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SPMAGTF-SC Marines conduct security cooperation training across Central America

By Cpl. Melanie A Kilcline Marine Corps Forces South

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U.S. Marines with the Ground Combat Element, Special Purpose Marine Air-Ground Task Force - Southern Command, are conducting training with host nation militaries while deployed in Central America, June - November, 2017.

Working in detachments ranging from five to 12 Marines, the GCE is spread across Honduras, Guatemala, El Salvador and Belize conducting tailored training with the partner nation forces there.. 

“We are teaching three blocks of infantry skills: basic, intermediate and advanced courses,” said U.S. Marine Capt. Andrew J. Beck, the officer in charge of the Belize Detachment, GCE, SPMAGTF-SC. “The first block is structured for enlisted soldiers and coast guardsmen; the second block is structured for noncommissioned officers and junior officers; and block three towards senior NCOs and officers.

The purpose of the security cooperation training is to build a stronger partnership with the host nation militaries and to increase the proficiency and professionalism of their forces, so they can continue to improve the security of their nations. 

“Our primary focus is on the basic infantry skills course,” said U.S. Marine Staff Sgt. Bryan J. Ashton, the staff noncommissioned officer in charge of the Belize Detachment, GCE, SPMAGTF-SC. “We teach things like patrolling, basic marksmanship, land navigation, and some elements of mixed martial arts.”

The host nation military forces also request specific tactics and courses to be taught by the Marines, which influences how each detachment actually structures each course.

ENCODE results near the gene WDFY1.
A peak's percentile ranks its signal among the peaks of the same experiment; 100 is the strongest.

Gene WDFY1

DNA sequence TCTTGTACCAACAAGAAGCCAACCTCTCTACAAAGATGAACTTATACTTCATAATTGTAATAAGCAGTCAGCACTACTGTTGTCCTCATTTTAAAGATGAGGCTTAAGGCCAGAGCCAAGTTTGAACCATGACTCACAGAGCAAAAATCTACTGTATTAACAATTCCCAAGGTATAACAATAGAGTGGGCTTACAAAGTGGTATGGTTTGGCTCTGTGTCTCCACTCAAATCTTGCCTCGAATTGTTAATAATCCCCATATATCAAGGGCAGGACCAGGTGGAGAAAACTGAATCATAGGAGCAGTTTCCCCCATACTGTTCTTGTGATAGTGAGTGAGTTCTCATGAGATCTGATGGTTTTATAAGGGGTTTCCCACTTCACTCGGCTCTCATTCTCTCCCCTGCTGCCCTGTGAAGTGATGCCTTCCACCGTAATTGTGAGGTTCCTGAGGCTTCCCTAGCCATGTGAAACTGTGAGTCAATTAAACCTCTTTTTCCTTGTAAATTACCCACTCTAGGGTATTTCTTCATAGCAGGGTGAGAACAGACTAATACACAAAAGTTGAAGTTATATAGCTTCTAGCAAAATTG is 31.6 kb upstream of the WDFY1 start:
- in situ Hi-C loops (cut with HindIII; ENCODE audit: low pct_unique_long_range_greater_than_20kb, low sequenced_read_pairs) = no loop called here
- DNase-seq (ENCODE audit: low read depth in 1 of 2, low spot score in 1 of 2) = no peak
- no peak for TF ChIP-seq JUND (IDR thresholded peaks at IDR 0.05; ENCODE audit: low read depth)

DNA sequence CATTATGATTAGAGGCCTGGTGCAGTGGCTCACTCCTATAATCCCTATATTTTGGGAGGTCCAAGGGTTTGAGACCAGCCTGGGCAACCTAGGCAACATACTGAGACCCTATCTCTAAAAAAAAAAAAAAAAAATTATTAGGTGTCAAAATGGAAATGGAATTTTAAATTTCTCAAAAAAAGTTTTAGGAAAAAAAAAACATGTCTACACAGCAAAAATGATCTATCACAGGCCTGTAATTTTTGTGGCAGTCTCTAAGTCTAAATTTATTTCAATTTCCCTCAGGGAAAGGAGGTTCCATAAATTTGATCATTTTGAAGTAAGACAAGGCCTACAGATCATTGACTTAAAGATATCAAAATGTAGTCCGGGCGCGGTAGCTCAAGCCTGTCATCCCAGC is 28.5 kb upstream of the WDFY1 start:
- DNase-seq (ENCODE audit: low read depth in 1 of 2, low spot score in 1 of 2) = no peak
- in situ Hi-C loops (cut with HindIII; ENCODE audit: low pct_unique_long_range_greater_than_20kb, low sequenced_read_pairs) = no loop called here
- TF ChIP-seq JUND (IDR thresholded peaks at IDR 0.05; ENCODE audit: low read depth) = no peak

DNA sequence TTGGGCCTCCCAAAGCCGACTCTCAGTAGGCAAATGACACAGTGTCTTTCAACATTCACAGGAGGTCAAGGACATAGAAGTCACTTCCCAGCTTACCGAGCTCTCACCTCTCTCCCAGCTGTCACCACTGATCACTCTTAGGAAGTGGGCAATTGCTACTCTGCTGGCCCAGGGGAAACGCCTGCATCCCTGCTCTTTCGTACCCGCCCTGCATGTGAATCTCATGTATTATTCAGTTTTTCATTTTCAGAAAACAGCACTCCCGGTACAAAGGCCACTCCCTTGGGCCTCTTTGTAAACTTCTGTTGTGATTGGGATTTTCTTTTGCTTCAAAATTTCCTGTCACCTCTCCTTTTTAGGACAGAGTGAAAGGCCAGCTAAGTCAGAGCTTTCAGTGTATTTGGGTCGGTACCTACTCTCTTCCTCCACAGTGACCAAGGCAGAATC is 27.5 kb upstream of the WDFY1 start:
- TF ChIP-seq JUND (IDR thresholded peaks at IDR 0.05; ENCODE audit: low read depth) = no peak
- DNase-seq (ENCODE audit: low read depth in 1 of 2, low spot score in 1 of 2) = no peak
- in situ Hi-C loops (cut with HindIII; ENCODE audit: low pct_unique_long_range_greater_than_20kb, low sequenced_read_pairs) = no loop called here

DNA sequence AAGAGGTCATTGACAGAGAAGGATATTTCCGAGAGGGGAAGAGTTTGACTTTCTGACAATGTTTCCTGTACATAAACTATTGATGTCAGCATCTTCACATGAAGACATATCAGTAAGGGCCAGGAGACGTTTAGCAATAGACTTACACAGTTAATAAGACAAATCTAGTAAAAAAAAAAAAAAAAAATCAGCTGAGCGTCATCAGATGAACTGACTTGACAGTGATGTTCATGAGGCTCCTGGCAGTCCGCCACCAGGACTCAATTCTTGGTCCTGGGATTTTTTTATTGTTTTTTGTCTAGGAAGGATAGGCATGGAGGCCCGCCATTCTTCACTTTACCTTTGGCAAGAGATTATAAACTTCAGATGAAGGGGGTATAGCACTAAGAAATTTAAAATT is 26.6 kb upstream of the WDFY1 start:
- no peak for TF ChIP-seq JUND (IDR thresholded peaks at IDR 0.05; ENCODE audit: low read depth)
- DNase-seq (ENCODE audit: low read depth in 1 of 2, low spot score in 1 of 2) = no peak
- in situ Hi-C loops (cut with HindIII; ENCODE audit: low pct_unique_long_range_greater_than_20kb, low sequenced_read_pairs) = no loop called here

“Here in Honduras they want more Military Operations in Urban Terrain, or MOUT, and short-range marksmanship training,” said U.S. Marine Sgt. Travis R. DiPiazza, an infantry trainer with the Honduras Detachment, GCE, SPMAGTF-SC. “Since that is what they would focus on for security purposes, we are trying to give them a better security posture as a whole.”

In addition to the Marines, each team has an independent U.S. Navy corpsman assigned to them, who is also a certified combat life saver instructor.

“Working with the local nationals, we have been doing weapons training, mixed martial arts training, and some basic first aid classes,” said U.S Navy Petty Officer 1st Class James Robertson, the hospital corpsman with the Honduras Detachment, GCE, SPMAGTF-SC. “Interacting with the host nation military members and learning their culture, as well as seeing how their military operates as a whole compared to ours, has been an amazing experience for our corpsmen and Marines.”

Not only does this training benefit the host nation militaries to make them more advanced and proficient, but it also forces the Marines to improvise, adapt and overcome challenges they have never faced before in training, such as language barriers. The majority of the host nation militaries in Central America speak native languages, and know very little English.

“Language is a huge challenge we have come across here in Honduras,” said U.S. Marine Sgt. David Gaudette, the SNCOIC for the Honduras Detachment, GCE, SPMAGTF-SC, “Most of the Honduran marines do not speak English, but we have completed extensive language training with one of our Marines who is a fluent Spanish speaker.”

Regardless of the challenges they may face, the Marines are looking forward to working shoulder to shoulder with their host nation counterparts to overcome them. 

“The language barrier is a constant struggle,” said U.S. Marine 1st Lt. Benjamin T. Um, the OIC of the Honduras Detachment, GCE, SPMAGTF-SC, “but my Marines have shown vast improvements in their language capabilities since they arrived in Honduras. The Marines are here to train and they show their willingness and ability to train hard every single day. I am very proud of them.”

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